“Oh. Well she could have said that.”

Lesson learned. I’m a good student l when I have to be.

I spent much of the ensuing summer talking my way into the local college I had wanted to attend in the first place. That first semester, despite my initial resolve, I ended up spending the majority of my time in the student lounge majoring in Canasta. It takes a lot of practice to learn to play Canasta well. But that didn’t help my dismal GPA, and I was let go.

 I thought it might be wise to find a job before mentioning this debacle to my parents. Having learned that words matter, I chose them carefully when the time came. I explained that I didn’t feel mature enough to continue, and wanted to work for a while before I tried again. They were intelligent people and read between the lines, but aside from disapproving sighs and pursed lips, they didn’t say too much while I toiled diligently as a hospital aide for the rest of the year.

The semester following my educational break, I managed to talk myself into the UW, thanks to an excellent reference from my boss. This time I meant business. I would finally buckle down, study every day, go to the library and become the student I knew I could be. Except, I had roommate trouble, I had to drop my Spanish classes because I couldn’t locate them, and the library was pretty close to the Kollege Klub, where my brother hung out. Oops, another flunk-out.

My furious mother decided to take matters into her own hands and, ignoring my protests, enrolled me in Edgewood College the following semester. Normally, I would not have qualified, but she knew the poet-in residence there which was apparently enough to get me in. I hated it, and Edgewood did not like me much, either. We parted company after that first semester, but this time, I hadn’t quite flunked out, and was able to negotiate a year’s leave with continued probation so I might have a way back in if I so chose.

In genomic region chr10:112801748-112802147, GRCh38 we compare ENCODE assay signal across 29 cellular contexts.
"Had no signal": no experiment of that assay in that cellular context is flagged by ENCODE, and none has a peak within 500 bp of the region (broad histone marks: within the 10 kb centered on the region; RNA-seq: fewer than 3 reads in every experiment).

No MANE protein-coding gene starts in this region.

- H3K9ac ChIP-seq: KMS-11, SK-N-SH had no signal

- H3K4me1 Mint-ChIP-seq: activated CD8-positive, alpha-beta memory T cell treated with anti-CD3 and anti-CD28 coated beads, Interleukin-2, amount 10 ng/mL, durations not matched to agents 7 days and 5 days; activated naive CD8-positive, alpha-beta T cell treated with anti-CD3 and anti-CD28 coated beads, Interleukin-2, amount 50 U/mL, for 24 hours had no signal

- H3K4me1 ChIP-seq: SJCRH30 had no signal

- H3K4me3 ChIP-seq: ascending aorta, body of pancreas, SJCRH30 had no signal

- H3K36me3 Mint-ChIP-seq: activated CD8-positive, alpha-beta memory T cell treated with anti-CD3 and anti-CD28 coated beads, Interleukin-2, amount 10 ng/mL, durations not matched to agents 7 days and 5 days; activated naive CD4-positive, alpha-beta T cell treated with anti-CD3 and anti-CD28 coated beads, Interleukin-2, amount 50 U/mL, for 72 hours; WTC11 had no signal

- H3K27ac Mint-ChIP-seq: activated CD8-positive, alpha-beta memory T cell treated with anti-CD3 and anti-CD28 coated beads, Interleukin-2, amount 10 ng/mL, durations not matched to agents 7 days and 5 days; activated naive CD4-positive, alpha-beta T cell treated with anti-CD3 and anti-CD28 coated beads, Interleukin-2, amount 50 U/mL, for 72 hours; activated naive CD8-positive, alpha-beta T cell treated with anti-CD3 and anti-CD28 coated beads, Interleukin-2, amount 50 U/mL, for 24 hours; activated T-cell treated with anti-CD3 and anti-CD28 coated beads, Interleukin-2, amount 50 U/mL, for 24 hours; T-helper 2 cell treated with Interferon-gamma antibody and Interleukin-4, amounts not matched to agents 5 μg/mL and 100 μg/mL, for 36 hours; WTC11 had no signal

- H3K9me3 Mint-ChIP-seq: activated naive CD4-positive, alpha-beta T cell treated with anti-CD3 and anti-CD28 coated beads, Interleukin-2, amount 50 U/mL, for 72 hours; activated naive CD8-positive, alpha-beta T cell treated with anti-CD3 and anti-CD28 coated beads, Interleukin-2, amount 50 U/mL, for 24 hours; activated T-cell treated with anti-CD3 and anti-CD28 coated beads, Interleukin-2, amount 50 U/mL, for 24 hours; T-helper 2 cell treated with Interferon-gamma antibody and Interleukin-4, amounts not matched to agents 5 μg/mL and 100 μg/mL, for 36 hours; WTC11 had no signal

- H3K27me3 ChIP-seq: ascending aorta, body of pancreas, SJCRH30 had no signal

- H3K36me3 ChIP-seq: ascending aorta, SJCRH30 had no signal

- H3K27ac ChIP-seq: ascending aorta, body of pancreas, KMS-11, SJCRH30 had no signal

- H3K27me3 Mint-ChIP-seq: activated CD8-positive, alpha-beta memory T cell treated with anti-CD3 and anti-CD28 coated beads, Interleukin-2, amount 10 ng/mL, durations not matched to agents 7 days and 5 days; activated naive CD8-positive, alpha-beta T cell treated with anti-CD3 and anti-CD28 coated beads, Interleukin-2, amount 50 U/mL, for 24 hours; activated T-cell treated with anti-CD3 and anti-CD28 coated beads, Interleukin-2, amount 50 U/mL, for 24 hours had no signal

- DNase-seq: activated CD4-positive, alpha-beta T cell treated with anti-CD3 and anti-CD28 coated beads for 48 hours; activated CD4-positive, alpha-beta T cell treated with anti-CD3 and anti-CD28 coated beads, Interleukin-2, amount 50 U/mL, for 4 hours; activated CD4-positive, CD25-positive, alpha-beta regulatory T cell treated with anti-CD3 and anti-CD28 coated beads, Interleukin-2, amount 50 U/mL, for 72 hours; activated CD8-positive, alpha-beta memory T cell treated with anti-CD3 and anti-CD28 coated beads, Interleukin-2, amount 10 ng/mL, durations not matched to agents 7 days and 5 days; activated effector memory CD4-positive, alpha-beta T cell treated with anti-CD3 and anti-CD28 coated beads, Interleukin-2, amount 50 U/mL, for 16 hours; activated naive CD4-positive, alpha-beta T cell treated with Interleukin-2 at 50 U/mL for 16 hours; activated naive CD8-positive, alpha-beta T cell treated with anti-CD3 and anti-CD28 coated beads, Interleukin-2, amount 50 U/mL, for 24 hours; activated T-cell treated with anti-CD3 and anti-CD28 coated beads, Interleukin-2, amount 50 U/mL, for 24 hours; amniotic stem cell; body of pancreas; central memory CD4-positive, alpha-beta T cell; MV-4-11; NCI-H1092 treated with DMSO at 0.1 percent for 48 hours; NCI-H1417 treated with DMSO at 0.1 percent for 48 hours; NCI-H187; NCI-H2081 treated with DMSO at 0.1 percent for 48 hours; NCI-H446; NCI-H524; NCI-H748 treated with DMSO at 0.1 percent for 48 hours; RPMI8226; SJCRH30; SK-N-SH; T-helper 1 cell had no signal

I was getting pretty good, I felt, at breaking the news to my parents. This would be at least the fourth incident, maybe the fifth. I didn’t even feel particularly out of breath or sweaty, now, when I started my lame explanations. They did not seem terribly surprised, either. But just to be on the safe side, before dropping out this time, I applied for a job teaching Head Start. What a relief when I was hired, and able to tell my parents I was still eligible (barely) to return to Edgewood, which I could now pay for myself.

That year, I turned twenty-three, and over the winter, had met my future spouse. A couple of years of low-paying, difficult jobs, and the thought of actually having a future were the catalysts I needed to finally complete my degree. So, after fulfilling my contract with Head Start, I engineered my return to Edgewood. The final year was a tough slog since Edgewood and I did not share a religious or life philosophy. But I persevered, got married, student taught, and graduated, Class of 1971.

As I marched on stage in my cap and gown, fighting my customary stress-induced migraine, I glimpsed my parents standing next to my husband in the audience.

All of us were sporting expressions not of ebullience, but relief that this long, painful ordeal was finally over.

Actually, Mom and Dad looked older than I remembered.

© 2021 Faith Ellestad

Faith has been writing to amuse her family since she was old enough to print letters to her grandparents. Now retired, she has the opportunity (and with Covid restrictions, the time) to share some personal stories, and in the process, discover more about herself. Faith and her husband live with two elderly cats in Madison, Wisconsin. They are the parents of two great sons and a loving daughter-in-law.

About first person productions

My blog "True Stories Well Told" is a place for people who read and write about real life. I’ve been leading life writing groups since 2004. I teach, coach memoir writers 1:1, and help people publish and share their life stories.